Wednesday, January 2nd, 2013

Say No To Emotional Eating

People associate food with emotions, experiences and socializing. Although such connections are usually normal and acceptable, they can sometimes promote poor eating habits. If all you want to do is chow down on a plate of fries when you are feeling a bit down, you are an emotional eater. And, to overcome emotional eating, it is important to make a strong commitment to your mental and physical health says Geetu Amarnani, Mumbai Based Nutritionist. Read on in detail how you can stop the snack attack.

Identity Hunger: Is it physical or emotional hunger

Emotional hunger can develop suddenly, or it can be an accumulation of your day: snubbed by a colleague, betrayed by a friend, leaving your reluctant child at daycare, losing a business contract. At the end of the day all you want to do is mindlessly eat a bag of chips, tub of ice cream or crates of take-out Chinese food – and stare at the T.V.

• Emotional eaters don’t listen to their bodies. To stop emotional eating, you must tune in to the cues.

• Emotional hunger isn’t related to time. That is, you can feel emotionally hungry in the middle of the night, at three in the afternoon, or during the Late Show. Emotional eaters may mindlessly eat more at non-mealtimes than at mealtimes.

• Emotional hunger – and mindless snacking – often leads to feelings of guilt and shame. You could stop emotional eating if you deal with those feelings.

• Emotional eaters don’t feel content or pleasantly satisfied after they eat. They feel sick.

Mindless snackers still feel empty after they’ve eaten. To stop emotional eating, you must learn to satisfy your emotional hunger other ways.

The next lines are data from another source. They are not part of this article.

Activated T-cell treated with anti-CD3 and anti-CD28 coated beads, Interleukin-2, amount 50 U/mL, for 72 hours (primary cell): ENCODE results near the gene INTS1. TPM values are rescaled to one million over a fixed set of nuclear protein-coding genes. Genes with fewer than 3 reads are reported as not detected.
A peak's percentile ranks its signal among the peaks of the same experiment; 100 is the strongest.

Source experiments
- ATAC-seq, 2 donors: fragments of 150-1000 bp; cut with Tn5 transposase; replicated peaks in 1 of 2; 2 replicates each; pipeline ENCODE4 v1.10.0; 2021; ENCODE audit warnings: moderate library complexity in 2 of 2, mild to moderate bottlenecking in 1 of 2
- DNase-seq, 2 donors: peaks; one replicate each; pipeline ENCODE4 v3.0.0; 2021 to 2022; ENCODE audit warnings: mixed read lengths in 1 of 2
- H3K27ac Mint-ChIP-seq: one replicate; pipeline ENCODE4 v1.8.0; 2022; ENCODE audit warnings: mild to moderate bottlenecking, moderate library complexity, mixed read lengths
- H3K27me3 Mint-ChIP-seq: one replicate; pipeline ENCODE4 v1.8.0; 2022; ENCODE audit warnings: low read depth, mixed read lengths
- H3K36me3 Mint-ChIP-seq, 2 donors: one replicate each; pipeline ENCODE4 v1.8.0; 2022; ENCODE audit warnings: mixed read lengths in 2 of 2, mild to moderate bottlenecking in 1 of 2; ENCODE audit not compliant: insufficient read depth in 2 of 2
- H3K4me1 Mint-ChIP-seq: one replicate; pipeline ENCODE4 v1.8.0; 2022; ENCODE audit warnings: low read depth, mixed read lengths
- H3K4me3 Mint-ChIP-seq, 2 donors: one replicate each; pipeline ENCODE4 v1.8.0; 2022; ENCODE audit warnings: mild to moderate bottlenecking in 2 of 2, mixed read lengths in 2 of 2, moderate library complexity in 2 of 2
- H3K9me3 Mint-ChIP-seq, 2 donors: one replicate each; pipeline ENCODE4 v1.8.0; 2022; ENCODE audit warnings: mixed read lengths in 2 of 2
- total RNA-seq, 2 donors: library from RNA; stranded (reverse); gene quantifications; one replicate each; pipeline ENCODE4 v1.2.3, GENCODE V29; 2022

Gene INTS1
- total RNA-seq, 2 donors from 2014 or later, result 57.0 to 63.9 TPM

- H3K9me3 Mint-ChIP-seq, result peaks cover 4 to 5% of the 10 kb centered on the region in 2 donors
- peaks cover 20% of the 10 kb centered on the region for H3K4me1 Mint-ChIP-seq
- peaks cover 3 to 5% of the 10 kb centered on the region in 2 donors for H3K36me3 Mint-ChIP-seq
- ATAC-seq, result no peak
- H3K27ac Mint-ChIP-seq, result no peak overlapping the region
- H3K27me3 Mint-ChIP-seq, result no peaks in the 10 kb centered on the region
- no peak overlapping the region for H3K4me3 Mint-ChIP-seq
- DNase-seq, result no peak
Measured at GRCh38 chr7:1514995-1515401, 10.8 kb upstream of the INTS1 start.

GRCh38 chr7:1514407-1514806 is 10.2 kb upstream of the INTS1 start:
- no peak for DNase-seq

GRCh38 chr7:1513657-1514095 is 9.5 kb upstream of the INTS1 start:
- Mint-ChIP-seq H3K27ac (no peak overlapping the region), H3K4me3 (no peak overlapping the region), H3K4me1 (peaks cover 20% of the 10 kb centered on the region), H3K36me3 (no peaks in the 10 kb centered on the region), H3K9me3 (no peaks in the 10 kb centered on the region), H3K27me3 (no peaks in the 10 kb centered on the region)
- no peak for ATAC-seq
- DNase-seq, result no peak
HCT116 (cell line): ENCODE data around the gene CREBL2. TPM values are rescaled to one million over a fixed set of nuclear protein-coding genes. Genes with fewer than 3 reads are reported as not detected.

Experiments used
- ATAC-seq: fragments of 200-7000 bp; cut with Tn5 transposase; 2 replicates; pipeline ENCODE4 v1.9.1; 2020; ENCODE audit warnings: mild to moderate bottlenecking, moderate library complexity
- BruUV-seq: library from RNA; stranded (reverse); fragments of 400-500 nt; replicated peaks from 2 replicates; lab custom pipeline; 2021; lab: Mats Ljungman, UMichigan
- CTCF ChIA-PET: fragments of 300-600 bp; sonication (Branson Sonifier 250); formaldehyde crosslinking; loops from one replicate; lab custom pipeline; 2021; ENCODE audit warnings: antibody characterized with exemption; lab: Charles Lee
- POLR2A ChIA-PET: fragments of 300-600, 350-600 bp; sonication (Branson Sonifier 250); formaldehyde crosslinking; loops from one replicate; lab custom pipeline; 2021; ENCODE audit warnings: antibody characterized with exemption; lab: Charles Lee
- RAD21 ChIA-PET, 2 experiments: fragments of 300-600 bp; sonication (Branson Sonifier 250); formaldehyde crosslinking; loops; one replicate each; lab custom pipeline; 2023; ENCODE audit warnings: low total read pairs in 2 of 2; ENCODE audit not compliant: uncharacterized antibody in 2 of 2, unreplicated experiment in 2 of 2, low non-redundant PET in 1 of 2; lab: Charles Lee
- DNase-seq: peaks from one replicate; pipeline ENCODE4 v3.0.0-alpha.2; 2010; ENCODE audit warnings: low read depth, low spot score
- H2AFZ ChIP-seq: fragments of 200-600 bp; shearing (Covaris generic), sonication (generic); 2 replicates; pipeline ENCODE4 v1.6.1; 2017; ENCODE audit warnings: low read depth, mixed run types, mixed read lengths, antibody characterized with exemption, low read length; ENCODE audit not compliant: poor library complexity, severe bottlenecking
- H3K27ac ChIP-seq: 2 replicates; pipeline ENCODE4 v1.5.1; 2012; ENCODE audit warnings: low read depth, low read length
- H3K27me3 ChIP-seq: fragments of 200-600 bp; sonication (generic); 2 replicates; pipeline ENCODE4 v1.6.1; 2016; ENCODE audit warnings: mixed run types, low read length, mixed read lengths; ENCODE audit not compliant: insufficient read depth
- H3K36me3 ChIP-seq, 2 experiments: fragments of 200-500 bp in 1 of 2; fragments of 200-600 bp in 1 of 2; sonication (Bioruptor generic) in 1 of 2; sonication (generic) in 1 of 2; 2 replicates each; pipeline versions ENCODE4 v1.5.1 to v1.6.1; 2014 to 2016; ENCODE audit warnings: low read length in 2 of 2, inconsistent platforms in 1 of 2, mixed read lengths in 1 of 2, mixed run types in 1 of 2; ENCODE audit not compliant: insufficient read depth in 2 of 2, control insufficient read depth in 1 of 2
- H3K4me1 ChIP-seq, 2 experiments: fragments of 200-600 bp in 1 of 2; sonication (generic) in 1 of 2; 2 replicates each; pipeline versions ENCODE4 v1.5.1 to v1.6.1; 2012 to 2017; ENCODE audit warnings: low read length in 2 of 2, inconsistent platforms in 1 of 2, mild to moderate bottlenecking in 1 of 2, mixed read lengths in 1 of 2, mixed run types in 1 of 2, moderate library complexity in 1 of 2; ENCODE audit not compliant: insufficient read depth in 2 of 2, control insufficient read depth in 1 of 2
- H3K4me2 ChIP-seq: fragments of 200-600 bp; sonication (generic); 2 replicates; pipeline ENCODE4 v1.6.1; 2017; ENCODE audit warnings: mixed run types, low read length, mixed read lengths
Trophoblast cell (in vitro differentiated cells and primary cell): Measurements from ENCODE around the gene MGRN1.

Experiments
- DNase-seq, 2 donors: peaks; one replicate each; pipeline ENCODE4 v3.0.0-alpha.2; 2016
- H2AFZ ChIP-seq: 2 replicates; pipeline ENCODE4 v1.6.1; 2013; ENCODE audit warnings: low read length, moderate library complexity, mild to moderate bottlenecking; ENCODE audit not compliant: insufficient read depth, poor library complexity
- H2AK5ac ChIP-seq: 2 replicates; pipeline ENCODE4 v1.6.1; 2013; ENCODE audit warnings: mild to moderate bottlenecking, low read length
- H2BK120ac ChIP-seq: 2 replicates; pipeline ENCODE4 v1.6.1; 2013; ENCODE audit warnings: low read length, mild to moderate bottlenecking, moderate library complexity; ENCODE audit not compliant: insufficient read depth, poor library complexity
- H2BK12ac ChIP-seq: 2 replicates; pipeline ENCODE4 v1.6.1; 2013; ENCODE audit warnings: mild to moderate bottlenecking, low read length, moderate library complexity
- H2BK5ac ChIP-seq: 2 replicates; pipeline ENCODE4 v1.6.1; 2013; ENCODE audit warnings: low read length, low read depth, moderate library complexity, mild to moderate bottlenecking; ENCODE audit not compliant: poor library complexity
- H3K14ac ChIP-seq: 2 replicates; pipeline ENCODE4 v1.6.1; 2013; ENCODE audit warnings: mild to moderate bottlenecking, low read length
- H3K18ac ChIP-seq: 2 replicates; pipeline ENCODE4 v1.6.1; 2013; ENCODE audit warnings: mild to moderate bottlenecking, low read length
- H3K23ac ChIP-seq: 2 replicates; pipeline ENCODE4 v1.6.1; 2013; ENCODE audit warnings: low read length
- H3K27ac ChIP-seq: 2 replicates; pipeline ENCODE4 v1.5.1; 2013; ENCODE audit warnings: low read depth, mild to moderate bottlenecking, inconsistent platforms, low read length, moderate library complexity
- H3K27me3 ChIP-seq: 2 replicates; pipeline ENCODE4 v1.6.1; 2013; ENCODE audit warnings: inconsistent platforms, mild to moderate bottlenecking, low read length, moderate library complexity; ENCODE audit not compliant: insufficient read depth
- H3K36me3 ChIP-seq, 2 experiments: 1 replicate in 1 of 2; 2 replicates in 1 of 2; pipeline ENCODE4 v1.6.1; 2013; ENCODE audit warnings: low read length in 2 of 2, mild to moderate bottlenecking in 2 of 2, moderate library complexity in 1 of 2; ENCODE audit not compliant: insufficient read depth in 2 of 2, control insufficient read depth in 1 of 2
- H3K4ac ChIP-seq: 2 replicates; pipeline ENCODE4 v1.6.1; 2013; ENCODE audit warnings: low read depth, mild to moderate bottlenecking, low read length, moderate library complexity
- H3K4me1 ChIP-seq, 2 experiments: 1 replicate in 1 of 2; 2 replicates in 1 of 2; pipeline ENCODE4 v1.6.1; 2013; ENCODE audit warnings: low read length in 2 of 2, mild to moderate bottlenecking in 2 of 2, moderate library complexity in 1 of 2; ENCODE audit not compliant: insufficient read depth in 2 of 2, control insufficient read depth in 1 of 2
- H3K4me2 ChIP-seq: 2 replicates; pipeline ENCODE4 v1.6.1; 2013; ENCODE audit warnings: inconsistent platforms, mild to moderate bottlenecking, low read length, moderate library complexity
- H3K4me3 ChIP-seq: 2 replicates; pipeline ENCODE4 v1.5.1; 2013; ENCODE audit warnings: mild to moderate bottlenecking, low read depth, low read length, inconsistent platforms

Check Your Cravings: Is it to eat something or to talk to someone?
When you’re struggling with a craving or feel driven to eat mindlessly, stop for a moment. How are you feeling? May be you are sad, overwhelmed, angry, hurt, rejected, hopeless, scared! To stop emotional eating, find ways to express your feelings instead of eating. Call a friend, go for a walk, write, talk to a therapist, do yoga, weed the garden, or get involved anyway. This will help you turn away from mindlessly eating food to feeling your true feelings.

8 Tips to Mind Your Emotional Eating

1. Look for connections between the events in your day and your cravings for food. Identify the triggers that push you over the line and make you want to eat mindlessly (eg, fights with your partner or child).
2. Deal with your triggers. If you can’t cut them from your life entirely, find better ways to cope with your feelings. Eating mindlessly makes things worse.
3. Eat slowly and listen to your body for clues that you are physically satisfied.
4. Don’t deprive yourself of foods you love – just don’t overdo it.
5. Don’t eat in bed or on the sofa or in front of T.V. Eat at the dining table rather.
6. Treat your body with respect: nourish it, move it around, listen to it, and pamper it. Tune in to your body to stop emotional eating.
7. Make your pantry a safe haven. Keeping only a limited amount of healthy snack food in your house is the fastest, easiest way to limit emotional eating.
8. Take it easy on yourself. If you mess up and have an emotionally driven snack, forgive yourself and move on. Brainstorm constructive ways to avoid eating the next time you feel emotional.

Though these tips to stop emotional eating may seem difficult at first, they will become habit after a few weeks! With practice and time, you can overcome your snack attack cravings. However, if you are really struggling with emotional eating, consider joining a group such as Food Addicts.

Priya Singh

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